There are not many occasions when one will find oneself seeking an image of a cat in smart clothes with money and red caviar on a white background. But there may well be one occasion when one will find oneself seeking an image of a cat in smart clothes with money and red caviar on a white background. This being the Internet, actually, there will probably be two or three.
For such occasions, when they arise, your best bet is to turn directly to an image service like Shutterstock. The site, as the documentation for its upcoming IPO makes clear, is a web community in the manner of a Facebook or a Twitter or a Pinterest, with its value relying almost entirely on the enthusiasms of its contributors. But it’s a community, of course, with an explicitly commercial purpose: Shutterstock pioneered the subscription approach to stock photo sales, allowing customers to download images in bulk rather than à la carte. Shutterstock is e-commerce with a twist, and its success depends on its contributors’ ability to predict, and then provide, products that its subscribers will want to buy. The site is pretty much the Demand Media of imagery — and its revenues, for both the company and its community, depend on volume. […]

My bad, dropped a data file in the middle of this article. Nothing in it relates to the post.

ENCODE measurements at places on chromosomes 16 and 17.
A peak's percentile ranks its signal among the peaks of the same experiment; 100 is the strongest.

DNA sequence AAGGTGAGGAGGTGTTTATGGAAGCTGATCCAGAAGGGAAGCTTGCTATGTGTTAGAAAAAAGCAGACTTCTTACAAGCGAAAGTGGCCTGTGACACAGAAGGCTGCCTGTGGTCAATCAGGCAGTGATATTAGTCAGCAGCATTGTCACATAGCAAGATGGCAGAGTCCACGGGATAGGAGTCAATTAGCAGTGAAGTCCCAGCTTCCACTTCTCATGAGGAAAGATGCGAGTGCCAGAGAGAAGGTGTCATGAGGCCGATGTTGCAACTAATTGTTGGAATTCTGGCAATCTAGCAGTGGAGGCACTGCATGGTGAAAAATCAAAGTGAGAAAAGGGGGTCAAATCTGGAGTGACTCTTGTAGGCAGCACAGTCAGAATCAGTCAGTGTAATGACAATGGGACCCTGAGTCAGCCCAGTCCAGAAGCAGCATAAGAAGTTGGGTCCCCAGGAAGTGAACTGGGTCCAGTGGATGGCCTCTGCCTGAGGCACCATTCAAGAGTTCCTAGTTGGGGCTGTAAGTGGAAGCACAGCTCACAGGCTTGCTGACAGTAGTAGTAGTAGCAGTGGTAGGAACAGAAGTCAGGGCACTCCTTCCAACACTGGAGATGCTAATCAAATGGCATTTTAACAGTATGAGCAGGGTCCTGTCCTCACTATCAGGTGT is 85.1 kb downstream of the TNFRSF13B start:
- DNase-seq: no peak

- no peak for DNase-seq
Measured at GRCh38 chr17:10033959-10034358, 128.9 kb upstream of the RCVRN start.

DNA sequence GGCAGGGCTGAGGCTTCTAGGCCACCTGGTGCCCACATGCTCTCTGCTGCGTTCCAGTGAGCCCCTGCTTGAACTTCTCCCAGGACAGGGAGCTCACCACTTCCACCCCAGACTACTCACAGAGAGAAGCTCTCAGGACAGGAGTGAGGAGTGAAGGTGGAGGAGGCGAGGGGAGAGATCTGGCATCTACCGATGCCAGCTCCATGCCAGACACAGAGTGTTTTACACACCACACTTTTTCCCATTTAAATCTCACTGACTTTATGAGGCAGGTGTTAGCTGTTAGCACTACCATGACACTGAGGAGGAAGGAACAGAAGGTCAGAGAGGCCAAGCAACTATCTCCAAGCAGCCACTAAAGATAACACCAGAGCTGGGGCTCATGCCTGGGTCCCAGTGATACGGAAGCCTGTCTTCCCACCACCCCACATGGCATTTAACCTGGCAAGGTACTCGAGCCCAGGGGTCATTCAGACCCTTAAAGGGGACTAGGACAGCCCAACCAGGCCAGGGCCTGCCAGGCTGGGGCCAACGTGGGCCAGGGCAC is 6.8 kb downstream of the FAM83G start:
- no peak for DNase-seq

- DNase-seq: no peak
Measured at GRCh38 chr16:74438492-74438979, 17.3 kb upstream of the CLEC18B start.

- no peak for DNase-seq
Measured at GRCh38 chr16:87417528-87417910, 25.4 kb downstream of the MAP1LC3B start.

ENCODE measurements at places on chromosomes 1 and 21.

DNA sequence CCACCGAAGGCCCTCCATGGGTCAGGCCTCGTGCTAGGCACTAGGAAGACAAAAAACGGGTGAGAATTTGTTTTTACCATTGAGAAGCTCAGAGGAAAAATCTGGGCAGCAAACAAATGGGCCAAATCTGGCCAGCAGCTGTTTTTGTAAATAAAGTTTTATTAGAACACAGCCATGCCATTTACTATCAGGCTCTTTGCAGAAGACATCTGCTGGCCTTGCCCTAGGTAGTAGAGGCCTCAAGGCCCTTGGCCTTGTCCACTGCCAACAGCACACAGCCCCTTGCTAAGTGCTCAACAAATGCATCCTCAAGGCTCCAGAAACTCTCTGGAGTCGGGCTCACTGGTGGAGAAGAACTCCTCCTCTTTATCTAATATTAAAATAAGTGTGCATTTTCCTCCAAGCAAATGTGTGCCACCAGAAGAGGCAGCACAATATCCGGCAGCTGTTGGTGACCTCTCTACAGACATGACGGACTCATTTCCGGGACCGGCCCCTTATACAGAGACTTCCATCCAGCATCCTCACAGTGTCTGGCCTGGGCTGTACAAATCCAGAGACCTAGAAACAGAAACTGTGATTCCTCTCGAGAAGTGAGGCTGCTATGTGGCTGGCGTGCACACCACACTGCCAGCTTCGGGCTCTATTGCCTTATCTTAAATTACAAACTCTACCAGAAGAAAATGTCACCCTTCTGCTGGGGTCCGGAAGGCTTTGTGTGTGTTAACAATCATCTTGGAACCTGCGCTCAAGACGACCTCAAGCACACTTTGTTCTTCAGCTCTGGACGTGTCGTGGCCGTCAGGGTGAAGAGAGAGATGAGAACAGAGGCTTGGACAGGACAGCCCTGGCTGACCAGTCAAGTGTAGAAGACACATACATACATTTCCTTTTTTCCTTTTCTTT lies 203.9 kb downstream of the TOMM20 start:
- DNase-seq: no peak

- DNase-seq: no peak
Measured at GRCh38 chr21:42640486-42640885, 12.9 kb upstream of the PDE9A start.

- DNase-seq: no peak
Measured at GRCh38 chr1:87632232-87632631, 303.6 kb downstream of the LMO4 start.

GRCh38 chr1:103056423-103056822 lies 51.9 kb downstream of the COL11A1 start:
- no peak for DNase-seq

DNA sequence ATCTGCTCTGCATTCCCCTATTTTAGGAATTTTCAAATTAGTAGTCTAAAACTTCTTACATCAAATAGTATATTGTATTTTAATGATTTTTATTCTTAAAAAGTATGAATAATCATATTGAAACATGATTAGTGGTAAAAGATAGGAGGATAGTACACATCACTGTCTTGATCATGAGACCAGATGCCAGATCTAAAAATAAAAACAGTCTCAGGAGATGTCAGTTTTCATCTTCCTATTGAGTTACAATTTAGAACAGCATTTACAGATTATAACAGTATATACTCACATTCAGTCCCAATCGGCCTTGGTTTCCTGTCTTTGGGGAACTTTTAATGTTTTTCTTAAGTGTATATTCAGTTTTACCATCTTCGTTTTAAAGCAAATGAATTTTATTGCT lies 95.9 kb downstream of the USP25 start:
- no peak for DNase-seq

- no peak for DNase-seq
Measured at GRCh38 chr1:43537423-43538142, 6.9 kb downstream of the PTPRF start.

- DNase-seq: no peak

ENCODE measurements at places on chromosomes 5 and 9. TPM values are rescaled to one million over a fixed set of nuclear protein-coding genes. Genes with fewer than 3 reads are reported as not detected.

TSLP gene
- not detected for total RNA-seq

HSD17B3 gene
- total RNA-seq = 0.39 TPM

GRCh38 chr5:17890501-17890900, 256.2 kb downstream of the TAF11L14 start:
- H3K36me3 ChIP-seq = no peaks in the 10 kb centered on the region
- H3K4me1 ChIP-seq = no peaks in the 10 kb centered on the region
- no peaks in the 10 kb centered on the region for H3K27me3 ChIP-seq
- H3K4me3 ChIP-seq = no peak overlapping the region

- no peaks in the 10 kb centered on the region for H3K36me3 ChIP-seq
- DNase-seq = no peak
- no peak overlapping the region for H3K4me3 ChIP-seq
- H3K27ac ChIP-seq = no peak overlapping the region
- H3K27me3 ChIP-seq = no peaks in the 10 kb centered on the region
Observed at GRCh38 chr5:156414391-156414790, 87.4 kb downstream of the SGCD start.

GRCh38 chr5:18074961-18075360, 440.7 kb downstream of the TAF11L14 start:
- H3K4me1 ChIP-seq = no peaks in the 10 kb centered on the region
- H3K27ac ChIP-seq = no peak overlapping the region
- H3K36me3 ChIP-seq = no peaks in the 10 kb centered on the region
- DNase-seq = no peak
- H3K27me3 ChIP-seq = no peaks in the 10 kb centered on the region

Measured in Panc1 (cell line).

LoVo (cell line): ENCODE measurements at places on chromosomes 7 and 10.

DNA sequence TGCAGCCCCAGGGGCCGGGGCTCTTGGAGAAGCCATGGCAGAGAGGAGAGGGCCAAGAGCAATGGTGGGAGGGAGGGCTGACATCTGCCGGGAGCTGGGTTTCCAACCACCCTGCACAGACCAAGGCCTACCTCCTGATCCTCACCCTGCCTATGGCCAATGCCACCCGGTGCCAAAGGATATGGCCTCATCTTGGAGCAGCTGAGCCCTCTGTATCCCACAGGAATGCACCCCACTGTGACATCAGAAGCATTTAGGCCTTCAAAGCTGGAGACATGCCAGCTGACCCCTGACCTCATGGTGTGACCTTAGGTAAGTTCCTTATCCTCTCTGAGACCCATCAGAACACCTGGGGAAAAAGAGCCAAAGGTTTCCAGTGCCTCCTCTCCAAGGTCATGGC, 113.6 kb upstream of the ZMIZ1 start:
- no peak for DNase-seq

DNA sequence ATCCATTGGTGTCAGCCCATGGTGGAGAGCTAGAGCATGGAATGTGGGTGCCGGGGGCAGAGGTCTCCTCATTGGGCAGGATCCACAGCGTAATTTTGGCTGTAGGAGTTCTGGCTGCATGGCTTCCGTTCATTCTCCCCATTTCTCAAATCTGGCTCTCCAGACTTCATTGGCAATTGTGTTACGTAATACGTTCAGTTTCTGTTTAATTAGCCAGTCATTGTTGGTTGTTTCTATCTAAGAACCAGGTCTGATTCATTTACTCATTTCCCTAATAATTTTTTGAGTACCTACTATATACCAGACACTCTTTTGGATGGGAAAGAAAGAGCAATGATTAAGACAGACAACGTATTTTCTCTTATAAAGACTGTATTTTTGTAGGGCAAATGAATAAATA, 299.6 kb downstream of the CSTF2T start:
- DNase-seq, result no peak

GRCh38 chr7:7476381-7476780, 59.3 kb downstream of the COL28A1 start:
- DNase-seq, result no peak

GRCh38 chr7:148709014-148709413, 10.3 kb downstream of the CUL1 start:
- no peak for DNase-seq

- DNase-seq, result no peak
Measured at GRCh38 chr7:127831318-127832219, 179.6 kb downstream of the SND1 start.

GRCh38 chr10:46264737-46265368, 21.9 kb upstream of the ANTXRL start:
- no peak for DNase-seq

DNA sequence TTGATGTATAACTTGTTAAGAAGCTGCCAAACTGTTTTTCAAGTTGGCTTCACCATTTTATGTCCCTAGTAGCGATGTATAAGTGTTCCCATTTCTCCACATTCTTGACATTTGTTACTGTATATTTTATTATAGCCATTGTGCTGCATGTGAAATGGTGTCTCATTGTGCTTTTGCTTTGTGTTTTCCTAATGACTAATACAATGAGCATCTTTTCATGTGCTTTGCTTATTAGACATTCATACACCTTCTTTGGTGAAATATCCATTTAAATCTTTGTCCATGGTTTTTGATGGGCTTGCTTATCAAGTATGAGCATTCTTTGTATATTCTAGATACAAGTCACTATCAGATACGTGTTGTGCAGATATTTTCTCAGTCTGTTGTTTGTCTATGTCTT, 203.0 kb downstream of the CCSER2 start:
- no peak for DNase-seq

Shutterstock has a team of reviewers charged with ensuring editorial consistency and quality — and in 2011, only 20 percent of applicants who applied to become Shutterstock contributors were approved, Scott Braut, Shutterstock’s VP of content, says. And less than 60 percent of all the images uploaded by those approved contributors were ultimately put up on the site. For each download their photos receive, photographers will get about $0.25 U.S. — and more if they’re oft-downloaded contributors and/or the purchaser has a high-level subscription.
Read more. [Image: Shutterstock]